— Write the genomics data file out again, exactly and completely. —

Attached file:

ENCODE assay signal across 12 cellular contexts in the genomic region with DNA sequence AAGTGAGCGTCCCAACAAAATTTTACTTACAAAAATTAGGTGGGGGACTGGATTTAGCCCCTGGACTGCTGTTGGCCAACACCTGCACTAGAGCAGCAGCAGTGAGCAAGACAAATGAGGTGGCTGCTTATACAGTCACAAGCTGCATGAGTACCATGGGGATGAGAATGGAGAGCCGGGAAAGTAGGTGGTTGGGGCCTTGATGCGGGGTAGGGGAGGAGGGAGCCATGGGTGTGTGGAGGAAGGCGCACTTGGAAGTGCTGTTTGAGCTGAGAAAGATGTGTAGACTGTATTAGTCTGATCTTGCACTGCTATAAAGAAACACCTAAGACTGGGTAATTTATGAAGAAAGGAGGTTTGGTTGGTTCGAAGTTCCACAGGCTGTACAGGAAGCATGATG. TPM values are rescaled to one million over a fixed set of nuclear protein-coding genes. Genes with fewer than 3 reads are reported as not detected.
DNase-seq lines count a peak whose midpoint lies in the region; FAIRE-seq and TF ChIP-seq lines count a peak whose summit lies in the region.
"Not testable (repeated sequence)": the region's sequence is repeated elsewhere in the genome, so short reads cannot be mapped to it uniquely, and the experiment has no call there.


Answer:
ENCODE assay signal across 12 cellular contexts in the genomic region with DNA sequence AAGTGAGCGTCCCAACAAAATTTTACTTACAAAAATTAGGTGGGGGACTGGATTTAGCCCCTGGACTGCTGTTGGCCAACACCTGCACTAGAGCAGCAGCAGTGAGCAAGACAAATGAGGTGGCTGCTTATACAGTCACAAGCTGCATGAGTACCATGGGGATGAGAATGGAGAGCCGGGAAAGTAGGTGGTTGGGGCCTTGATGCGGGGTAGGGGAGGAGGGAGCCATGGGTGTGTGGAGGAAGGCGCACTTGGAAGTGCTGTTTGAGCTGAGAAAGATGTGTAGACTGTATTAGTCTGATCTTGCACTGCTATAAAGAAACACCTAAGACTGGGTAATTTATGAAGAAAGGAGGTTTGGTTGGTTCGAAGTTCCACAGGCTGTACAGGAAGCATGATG. TPM values are rescaled to one million over a fixed set of nuclear protein-coding genes. Genes with fewer than 3 reads are reported as not detected.
DNase-seq lines count a peak whose midpoint lies in the region; FAIRE-seq and TF ChIP-seq lines count a peak whose summit lies in the region.
"Not testable (repeated sequence)": the region's sequence is repeated elsewhere in the genome, so short reads cannot be mapped to it uniquely, and the experiment has no call there.